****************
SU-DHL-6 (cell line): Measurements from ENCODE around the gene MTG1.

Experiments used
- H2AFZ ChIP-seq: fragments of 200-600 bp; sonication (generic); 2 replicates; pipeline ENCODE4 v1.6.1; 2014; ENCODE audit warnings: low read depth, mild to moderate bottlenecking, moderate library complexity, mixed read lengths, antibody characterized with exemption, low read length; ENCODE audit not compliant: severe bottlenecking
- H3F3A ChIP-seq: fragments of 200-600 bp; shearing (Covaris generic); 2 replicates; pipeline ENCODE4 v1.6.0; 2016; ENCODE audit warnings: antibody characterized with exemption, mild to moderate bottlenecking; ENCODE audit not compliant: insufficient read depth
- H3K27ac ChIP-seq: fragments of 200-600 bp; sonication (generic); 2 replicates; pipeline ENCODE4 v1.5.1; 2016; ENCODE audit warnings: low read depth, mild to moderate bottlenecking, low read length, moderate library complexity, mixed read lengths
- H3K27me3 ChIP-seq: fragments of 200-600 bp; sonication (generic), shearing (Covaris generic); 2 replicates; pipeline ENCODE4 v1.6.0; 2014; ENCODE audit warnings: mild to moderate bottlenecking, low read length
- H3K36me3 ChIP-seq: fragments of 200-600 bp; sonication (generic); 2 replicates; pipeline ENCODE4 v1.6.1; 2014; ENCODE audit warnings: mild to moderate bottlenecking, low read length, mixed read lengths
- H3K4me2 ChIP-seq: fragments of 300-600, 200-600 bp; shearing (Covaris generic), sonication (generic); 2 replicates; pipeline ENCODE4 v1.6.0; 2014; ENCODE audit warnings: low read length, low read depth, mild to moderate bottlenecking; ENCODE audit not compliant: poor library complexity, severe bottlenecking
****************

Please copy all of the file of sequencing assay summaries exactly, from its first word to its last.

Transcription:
SU-DHL-6 (cell line): Measurements from ENCODE around the gene MTG1.

Experiments used
- H2AFZ ChIP-seq: fragments of 200-600 bp; sonication (generic); 2 replicates; pipeline ENCODE4 v1.6.1; 2014; ENCODE audit warnings: low read depth, mild to moderate bottlenecking, moderate library complexity, mixed read lengths, antibody characterized with exemption, low read length; ENCODE audit not compliant: severe bottlenecking
- H3F3A ChIP-seq: fragments of 200-600 bp; shearing (Covaris generic); 2 replicates; pipeline ENCODE4 v1.6.0; 2016; ENCODE audit warnings: antibody characterized with exemption, mild to moderate bottlenecking; ENCODE audit not compliant: insufficient read depth
- H3K27ac ChIP-seq: fragments of 200-600 bp; sonication (generic); 2 replicates; pipeline ENCODE4 v1.5.1; 2016; ENCODE audit warnings: low read depth, mild to moderate bottlenecking, low read length, moderate library complexity, mixed read lengths
- H3K27me3 ChIP-seq: fragments of 200-600 bp; sonication (generic), shearing (Covaris generic); 2 replicates; pipeline ENCODE4 v1.6.0; 2014; ENCODE audit warnings: mild to moderate bottlenecking, low read length
- H3K36me3 ChIP-seq: fragments of 200-600 bp; sonication (generic); 2 replicates; pipeline ENCODE4 v1.6.1; 2014; ENCODE audit warnings: mild to moderate bottlenecking, low read length, mixed read lengths
- H3K4me2 ChIP-seq: fragments of 300-600, 200-600 bp; shearing (Covaris generic), sonication (generic); 2 replicates; pipeline ENCODE4 v1.6.0; 2014; ENCODE audit warnings: low read length, low read depth, mild to moderate bottlenecking; ENCODE audit not compliant: poor library complexity, severe bottlenecking